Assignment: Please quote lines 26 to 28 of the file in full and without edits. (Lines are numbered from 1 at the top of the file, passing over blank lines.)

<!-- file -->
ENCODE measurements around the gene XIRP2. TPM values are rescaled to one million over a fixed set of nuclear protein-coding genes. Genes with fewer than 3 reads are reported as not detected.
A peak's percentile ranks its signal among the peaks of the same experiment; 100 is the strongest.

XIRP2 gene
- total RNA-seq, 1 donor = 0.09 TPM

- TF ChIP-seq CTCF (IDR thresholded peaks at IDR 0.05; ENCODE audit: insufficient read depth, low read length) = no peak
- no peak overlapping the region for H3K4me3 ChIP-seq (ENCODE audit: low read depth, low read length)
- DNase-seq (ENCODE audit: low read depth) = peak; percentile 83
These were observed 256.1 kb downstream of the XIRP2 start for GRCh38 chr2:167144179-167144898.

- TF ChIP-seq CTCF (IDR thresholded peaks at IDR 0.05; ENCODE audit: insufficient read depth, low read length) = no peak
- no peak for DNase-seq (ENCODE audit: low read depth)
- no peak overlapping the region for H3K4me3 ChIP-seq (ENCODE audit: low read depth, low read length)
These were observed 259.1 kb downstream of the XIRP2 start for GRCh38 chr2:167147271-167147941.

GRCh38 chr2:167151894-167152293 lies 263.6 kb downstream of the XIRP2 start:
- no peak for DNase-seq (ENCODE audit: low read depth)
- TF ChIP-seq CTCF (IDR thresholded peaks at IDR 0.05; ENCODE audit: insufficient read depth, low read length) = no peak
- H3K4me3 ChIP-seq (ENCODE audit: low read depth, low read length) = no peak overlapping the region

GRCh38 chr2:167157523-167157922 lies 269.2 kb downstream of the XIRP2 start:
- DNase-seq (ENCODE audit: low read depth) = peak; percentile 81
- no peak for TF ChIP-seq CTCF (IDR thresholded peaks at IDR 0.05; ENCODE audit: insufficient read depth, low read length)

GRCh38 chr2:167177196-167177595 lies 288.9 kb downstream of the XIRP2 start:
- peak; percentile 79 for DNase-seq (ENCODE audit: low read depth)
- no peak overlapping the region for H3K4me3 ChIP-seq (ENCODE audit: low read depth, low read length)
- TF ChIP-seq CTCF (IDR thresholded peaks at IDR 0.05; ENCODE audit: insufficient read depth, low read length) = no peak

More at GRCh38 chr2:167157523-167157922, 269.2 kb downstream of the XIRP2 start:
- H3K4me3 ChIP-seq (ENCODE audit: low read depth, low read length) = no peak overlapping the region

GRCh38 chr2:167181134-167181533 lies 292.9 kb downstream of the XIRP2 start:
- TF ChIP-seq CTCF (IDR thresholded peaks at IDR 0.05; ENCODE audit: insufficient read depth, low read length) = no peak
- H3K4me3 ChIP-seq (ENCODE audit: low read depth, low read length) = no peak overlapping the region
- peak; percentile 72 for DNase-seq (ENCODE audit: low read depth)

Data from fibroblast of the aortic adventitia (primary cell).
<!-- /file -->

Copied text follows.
GRCh38 chr2:167181134-167181533 lies 292.9 kb downstream of the XIRP2 start:
- TF ChIP-seq CTCF (IDR thresholded peaks at IDR 0.05; ENCODE audit: insufficient read depth, low read length) = no peak
- H3K4me3 ChIP-seq (ENCODE audit: low read depth, low read length) = no peak overlapping the region